In summary, the early embryo has two cell types: the trophoblast and the embryoblast. The embryoblast becomes the three germ cell types; the ectoderm, the endoderm and the mesoderm. The mesodermal cells are pleuripotential, with a vast ability to become many different kinds of cells. Some of these remain “sleeping” dispersed throughout the tissues of the body.

~ How Do Enzymes Work? ~
Enzymes are normally produced by the pancreas to help digest the food that enters the small intestine from the stomach. Different kinds of enzymes work on protein, on fats or on starch and sugar. By the action of these powerful enzymes, large particles of protein, fat or starch, are broken down into smaller and smaller pieces, until they are small enough to go through the wall of the small intestine and be used there to digest food coming back from the stomach. These enzymes can also be absorbed through the wall of the small intestine into the body, and travel in the blood stream to distant locations in the body where they are needed.

Why don’t these powerful enzymes start dissolving the very tissue that they are passing through? How can these enzymes travel to the tumor and only digest the cancer, without harming the person’s body in which the cancer is growing? The secret to how the enzyme can tell the difference between “good tissues and bad tissues”, lies in a difference as small as the difference between your right hand and your left hand. Almost all the billions of tiny molecules in the body are either right-handed or left-handed. As an example of right and left handedness, let’s look at a pair of mittens. In a pair of mittens you find one for the right hand and one for the left hand. They are mirror images of each other, but if you tried to put the right-handed mitten down on top of the left-handed mitten, they would not match. In a mysterious way, the human body uses only right handed sugar molecules, but only left-handed protein molecules.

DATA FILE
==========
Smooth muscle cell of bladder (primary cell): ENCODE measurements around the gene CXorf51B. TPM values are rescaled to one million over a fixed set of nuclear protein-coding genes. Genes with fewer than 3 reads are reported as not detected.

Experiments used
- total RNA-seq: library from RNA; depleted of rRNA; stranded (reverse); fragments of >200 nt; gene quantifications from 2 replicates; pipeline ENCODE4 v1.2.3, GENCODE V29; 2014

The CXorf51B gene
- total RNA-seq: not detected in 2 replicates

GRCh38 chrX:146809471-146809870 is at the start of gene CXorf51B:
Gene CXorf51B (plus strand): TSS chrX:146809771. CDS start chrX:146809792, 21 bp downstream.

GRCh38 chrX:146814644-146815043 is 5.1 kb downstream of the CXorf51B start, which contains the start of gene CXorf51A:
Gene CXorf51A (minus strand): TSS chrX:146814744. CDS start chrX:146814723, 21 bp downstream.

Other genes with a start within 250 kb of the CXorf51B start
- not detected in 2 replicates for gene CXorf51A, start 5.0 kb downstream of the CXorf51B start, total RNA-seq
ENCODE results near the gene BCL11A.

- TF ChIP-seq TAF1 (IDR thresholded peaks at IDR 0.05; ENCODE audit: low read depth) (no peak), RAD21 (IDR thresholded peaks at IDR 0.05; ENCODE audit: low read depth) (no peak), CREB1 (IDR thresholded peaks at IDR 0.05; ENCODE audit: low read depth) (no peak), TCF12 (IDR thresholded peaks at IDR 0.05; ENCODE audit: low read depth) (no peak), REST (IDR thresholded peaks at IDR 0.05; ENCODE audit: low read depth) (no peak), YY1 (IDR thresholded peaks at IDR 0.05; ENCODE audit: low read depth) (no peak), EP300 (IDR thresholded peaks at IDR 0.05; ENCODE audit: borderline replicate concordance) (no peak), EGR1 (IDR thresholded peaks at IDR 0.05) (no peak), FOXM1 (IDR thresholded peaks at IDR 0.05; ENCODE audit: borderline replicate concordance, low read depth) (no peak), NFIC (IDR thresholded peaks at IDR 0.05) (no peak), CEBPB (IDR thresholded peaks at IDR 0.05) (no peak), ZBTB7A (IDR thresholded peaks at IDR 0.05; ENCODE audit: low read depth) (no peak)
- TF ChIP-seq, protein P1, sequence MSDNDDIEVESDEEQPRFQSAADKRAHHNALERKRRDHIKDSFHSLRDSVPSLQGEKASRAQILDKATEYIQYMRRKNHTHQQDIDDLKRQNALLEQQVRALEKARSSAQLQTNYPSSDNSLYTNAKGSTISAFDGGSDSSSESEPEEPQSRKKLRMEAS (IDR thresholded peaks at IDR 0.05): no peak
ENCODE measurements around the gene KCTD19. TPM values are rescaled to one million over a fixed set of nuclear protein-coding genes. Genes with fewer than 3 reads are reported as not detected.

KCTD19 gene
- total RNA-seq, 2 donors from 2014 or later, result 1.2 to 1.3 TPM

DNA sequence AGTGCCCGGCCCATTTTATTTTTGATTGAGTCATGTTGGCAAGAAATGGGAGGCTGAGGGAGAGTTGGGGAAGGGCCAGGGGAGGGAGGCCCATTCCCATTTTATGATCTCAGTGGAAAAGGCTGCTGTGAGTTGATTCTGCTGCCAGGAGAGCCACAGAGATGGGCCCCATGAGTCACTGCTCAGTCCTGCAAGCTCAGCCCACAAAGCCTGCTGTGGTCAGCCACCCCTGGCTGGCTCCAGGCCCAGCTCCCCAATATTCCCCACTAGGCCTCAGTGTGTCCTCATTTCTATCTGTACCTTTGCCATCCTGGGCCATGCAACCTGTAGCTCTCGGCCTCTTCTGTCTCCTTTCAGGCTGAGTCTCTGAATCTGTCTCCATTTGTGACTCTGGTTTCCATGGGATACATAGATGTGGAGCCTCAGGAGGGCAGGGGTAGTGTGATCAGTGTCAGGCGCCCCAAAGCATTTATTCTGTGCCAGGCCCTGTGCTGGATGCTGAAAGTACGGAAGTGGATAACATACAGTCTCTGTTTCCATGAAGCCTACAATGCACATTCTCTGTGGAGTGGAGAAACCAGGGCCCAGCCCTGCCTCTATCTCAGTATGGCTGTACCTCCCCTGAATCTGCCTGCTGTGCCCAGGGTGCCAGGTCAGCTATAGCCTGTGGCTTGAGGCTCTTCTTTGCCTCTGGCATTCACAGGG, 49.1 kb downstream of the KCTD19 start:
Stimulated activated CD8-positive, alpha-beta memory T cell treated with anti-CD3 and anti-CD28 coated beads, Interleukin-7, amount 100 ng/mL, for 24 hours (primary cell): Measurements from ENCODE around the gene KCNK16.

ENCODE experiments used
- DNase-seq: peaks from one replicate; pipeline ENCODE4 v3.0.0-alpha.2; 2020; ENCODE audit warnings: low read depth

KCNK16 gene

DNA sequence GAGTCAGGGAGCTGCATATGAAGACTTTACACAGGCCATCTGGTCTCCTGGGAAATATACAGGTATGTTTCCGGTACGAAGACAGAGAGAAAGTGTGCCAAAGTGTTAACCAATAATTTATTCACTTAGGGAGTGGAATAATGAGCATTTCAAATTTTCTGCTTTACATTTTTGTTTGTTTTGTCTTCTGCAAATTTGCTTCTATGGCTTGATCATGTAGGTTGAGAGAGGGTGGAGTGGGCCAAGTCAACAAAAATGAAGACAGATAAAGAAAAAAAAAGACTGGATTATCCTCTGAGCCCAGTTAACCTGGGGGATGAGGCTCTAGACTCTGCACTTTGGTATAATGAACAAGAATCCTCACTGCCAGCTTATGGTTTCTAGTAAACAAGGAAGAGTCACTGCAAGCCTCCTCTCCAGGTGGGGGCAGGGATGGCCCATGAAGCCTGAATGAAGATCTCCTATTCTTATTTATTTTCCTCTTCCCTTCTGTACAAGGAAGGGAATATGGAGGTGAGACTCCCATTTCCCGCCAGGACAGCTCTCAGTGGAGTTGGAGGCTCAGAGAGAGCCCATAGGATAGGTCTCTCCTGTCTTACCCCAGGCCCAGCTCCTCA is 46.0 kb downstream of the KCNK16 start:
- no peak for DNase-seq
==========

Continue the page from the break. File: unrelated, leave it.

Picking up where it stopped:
The above paragraph has discussed right-handed sugar molecules and left-handed protein molecules. Logic raises the question, where are the mirror image substances? Where are the left-handed sugar molecules and the right-handed protein molecules? These are found within the placenta, which is made of trophoblasts. They are also found within the trophoblast-like tumor cells. What difference does this make for the enzyme trypsin?

We know that the enzyme trypsin acts on cooked left-handed proteins and living (non-cooked) rlght-handed proteins. Normally, when we eat a meal, the cooked left-handed proteins, which we eat, are digested in the small intestine by the trypsin released by the pancreas. Trypsin does not act on the organs of the human body, because these are living, left-handed protein. However, trypsin is very effective at breaking down living, right-handed proteins. And where did we say living right-handed proteins could be found? These living, right-handed proteins are the substance comprising the cancerous tumor. So, the trypsin can travel via the bloodstream to the tumor, and its action there is on the protein mass that makes up the tumor. It breaks down the protein mass of the tumor and “liquefies” it.